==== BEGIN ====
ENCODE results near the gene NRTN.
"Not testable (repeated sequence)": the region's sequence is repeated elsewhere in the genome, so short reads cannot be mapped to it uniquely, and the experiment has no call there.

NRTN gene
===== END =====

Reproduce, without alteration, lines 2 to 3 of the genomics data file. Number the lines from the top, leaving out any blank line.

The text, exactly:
"Not testable (repeated sequence)": the region's sequence is repeated elsewhere in the genome, so short reads cannot be mapped to it uniquely, and the experiment has no call there.

NRTN gene